Next book

The Pursuit of Wisdom


A tribute to humanity’s inquisitive spirit and a useful guidebook for readers looking for a little inspiration or purpose.

Awards & Accolades

Our Verdict

  • Our Verdict
  • GET IT

An exploration of man’s evolving search for answers, featuring short profiles of historically influential theologians, philosophers, scientists, and mathematicians.

Chavooshian’s debut is a chronicle of figures who dared to ask the most significant questions about man’s existence. Some were theologians, such as Jesus Christ, Muhammad, and Ramakrishna, positing man’s place in the universe and the nature of his creation; others were scientists, such as Hippocrates, Charles Darwin, or Albert Einstein, who dared to question the mechanics of the physical world. Many of them owed the language and manner of their ideas to early philosophers, including Plato, Socrates, and Sun Tzu, whose methods would be adopted (and sometimes rejected) by later figures, such as Søren Kierkegaard, Jean-Paul Sartre, and Friedrich Nietzsche. Chavooshian profiles all these people, along with more than 70 other great thinkers from throughout history, in loose chronological order, summarizing their contributions in succinct but thoroughly researched chapters, sometimes accompanied by images. Despite each chapter’s thrift, they present their subjects’ achievements with great enthusiasm, offering commentary on how earlier schools of thought helped shape their ideas. Each chapter ends with a helpful, encouraging list of each figure’s principal works. Chavooshian presents theologians of Islamic, Buddhist, and Hindu origins alongside Christian teachers and features Arab and other Eastern philosophers alongside Western peers. In nearly all cases, he presents their ideas without judgment, although he does take note when he believes that certain ways of thinking lead to violence, fascism, or anti-Semitism—such as Muslim theologian Al-Ghazali’s development of Sharia law or the twisting of Karl Marx’s communism. Although it’s by no means a comprehensive collection—it’s particularly light on philosophers, theologians, and scientists from the 20th century, for example—it makes for an excellent reference source on some of the most influential people in mankind’s pursuit of knowledge.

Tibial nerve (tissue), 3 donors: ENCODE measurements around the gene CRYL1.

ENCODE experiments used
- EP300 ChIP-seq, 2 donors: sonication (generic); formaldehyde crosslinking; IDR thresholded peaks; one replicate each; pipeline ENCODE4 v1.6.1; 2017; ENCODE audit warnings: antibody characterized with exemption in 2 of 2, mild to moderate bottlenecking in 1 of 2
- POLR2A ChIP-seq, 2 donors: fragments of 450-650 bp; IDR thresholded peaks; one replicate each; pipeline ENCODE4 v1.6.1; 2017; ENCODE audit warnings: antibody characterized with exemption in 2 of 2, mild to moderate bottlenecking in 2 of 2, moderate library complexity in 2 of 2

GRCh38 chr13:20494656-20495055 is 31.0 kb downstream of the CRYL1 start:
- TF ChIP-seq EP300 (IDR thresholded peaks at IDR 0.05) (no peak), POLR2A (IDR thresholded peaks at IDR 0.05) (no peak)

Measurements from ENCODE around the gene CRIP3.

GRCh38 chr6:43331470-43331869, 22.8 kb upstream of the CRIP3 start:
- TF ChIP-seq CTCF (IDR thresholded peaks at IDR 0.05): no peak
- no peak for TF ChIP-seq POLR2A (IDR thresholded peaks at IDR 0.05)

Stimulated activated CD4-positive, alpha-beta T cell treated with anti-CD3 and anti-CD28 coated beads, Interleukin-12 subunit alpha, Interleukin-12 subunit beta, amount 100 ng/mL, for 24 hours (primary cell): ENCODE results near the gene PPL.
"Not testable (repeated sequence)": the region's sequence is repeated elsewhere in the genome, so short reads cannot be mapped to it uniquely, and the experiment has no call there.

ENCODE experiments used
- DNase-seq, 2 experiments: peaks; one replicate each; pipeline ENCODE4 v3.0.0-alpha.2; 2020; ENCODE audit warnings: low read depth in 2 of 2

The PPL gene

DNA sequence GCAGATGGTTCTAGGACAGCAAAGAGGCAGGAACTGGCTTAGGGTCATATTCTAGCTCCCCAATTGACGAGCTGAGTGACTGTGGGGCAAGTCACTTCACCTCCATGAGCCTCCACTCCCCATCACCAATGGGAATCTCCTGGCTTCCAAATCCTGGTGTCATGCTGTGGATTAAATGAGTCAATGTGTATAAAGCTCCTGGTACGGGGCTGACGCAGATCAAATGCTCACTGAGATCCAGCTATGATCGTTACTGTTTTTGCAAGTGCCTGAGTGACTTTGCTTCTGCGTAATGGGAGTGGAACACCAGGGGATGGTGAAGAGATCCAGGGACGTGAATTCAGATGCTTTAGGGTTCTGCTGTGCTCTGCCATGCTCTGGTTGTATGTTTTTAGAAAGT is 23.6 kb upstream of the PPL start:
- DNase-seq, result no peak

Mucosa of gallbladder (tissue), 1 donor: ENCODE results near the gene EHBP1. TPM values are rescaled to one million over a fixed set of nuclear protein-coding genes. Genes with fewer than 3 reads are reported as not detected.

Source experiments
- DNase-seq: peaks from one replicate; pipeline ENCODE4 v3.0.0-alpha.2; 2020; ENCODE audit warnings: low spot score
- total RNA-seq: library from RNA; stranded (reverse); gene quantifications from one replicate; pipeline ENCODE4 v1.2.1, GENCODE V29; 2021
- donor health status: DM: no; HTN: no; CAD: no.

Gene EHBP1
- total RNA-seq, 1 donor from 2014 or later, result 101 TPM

A tribute to humanity’s inquisitive spirit and a useful guidebook for readers looking for a little inspiration or purpose.

Pub Date: Dec. 18, 2015

ISBN: 978-1-4787-4372-9

Page Count: 446

Publisher: Outskirts Press Inc.

Review Posted Online: March 18, 2016

Kirkus Reviews Issue: May 1, 2016

Next book



Stricter than, say, Bergen Evans or W3 ("disinterested" means impartial — period), Strunk is in the last analysis...

Privately published by Strunk of Cornell in 1918 and revised by his student E. B. White in 1959, that "little book" is back again with more White updatings.

Stricter than, say, Bergen Evans or W3 ("disinterested" means impartial — period), Strunk is in the last analysis (whoops — "A bankrupt expression") a unique guide (which means "without like or equal").

Pub Date: May 15, 1972

ISBN: 0205632645

Page Count: 105

Publisher: Macmillan

Review Posted Online: Oct. 28, 2011

Kirkus Reviews Issue: May 1, 1972

Next book


This is not the Nutcracker sweet, as passed on by Tchaikovsky and Marius Petipa. No, this is the original Hoffmann tale of 1816, in which the froth of Christmas revelry occasionally parts to let the dark underside of childhood fantasies and fears peek through. The boundaries between dream and reality fade, just as Godfather Drosselmeier, the Nutcracker's creator, is seen as alternately sinister and jolly. And Italian artist Roberto Innocenti gives an errily realistic air to Marie's dreams, in richly detailed illustrations touched by a mysterious light. A beautiful version of this classic tale, which will captivate adults and children alike. (Nutcracker; $35.00; Oct. 28, 1996; 136 pp.; 0-15-100227-4)

Pub Date: Oct. 28, 1996

ISBN: 0-15-100227-4

Page Count: 136

Publisher: Harcourt

Review Posted Online: May 19, 2010

Kirkus Reviews Issue: Aug. 15, 1996

Close Quickview